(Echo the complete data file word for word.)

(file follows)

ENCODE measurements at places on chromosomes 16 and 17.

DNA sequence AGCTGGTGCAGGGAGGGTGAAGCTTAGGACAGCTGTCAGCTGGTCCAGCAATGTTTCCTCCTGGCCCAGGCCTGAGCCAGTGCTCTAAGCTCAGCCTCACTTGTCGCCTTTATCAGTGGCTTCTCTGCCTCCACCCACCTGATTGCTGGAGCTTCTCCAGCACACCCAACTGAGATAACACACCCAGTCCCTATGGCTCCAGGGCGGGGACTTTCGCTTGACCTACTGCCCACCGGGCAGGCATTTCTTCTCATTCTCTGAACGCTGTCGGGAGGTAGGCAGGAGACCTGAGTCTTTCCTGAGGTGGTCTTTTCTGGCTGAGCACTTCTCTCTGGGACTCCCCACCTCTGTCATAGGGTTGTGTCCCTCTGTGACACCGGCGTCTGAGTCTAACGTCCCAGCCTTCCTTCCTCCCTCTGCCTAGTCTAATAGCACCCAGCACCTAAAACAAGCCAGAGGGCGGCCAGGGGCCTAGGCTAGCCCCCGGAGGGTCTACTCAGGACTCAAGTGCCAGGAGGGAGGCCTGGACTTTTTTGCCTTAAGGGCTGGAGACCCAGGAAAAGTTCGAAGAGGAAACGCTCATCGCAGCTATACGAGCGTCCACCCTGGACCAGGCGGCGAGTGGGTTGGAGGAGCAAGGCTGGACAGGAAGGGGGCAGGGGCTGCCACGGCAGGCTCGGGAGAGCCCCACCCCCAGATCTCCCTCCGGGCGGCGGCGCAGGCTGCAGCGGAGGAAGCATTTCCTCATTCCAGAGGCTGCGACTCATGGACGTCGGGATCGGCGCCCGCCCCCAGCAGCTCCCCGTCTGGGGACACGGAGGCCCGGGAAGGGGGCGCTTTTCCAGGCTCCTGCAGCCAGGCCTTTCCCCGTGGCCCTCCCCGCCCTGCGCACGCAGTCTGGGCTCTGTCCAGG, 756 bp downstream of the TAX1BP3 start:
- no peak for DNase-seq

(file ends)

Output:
ENCODE measurements at places on chromosomes 16 and 17.

DNA sequence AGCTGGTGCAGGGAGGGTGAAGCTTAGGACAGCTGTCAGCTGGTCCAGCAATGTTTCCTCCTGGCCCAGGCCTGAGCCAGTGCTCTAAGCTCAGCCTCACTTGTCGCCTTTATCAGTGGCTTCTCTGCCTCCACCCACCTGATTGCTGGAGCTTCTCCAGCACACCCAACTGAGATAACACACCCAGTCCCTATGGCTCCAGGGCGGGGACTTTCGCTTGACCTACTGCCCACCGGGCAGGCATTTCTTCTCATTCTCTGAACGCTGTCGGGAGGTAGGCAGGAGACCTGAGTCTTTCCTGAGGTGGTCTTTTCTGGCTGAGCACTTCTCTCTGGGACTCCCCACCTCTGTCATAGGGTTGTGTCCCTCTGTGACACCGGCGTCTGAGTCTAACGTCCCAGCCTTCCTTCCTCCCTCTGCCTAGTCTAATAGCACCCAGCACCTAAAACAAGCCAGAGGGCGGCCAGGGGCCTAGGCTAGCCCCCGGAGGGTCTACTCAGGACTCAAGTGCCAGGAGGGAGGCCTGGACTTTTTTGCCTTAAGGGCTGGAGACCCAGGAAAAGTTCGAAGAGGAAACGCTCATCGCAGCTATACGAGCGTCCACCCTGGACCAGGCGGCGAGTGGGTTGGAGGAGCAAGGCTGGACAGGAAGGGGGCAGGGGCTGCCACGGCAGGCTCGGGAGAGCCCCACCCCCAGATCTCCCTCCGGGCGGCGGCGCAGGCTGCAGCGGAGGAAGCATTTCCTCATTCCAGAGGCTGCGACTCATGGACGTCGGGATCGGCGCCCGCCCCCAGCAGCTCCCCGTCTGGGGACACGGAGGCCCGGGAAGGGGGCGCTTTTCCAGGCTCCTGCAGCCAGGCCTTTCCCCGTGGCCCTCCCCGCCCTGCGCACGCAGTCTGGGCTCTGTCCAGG, 756 bp downstream of the TAX1BP3 start:
- no peak for DNase-seq